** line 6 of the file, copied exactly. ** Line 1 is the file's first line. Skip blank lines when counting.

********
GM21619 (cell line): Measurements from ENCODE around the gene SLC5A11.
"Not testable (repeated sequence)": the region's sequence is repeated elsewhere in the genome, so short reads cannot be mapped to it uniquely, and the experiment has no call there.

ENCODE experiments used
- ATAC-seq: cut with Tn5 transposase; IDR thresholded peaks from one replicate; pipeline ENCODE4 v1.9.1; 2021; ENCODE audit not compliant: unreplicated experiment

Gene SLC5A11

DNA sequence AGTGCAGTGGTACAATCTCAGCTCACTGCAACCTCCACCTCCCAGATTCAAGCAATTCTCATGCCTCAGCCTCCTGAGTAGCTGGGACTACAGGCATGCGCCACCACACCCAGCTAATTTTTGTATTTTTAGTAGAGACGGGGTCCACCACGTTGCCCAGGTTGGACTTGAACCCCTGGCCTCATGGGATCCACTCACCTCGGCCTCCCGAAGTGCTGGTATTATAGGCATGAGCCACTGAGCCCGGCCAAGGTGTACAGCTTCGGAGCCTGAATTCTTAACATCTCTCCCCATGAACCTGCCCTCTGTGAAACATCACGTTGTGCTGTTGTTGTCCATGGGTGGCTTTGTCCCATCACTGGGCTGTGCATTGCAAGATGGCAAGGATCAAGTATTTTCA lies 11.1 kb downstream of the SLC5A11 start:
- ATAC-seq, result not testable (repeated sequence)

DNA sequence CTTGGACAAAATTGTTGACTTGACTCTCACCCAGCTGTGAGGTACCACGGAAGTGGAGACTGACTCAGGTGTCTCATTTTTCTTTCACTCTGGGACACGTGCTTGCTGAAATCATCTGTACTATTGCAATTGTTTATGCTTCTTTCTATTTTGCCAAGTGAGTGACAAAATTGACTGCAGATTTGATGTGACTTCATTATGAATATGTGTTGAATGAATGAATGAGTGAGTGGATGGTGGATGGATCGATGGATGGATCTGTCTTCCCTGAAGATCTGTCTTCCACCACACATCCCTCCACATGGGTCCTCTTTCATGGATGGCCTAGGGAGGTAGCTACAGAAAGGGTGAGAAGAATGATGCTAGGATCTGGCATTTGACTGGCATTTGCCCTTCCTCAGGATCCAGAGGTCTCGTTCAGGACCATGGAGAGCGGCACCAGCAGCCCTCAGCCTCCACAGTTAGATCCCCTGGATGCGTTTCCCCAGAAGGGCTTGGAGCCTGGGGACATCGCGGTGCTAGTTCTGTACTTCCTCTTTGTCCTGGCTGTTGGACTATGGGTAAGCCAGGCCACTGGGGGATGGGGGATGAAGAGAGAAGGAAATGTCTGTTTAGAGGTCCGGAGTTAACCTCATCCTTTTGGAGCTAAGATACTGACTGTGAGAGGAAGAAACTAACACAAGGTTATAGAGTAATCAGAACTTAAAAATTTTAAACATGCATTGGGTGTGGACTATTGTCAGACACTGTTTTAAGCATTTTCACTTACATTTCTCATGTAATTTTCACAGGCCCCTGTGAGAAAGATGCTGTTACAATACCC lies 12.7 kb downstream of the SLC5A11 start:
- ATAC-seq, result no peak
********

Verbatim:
DNA sequence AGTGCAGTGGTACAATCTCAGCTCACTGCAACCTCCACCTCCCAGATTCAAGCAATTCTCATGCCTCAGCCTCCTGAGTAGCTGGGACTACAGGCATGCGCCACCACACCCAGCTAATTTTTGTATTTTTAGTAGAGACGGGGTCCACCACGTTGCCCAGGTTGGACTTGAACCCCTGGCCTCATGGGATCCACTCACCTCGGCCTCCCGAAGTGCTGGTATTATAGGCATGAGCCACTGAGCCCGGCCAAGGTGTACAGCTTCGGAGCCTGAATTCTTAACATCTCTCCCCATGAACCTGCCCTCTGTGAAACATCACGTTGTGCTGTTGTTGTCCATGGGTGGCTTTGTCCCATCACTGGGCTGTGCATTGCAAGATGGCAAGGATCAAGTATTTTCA lies 11.1 kb downstream of the SLC5A11 start: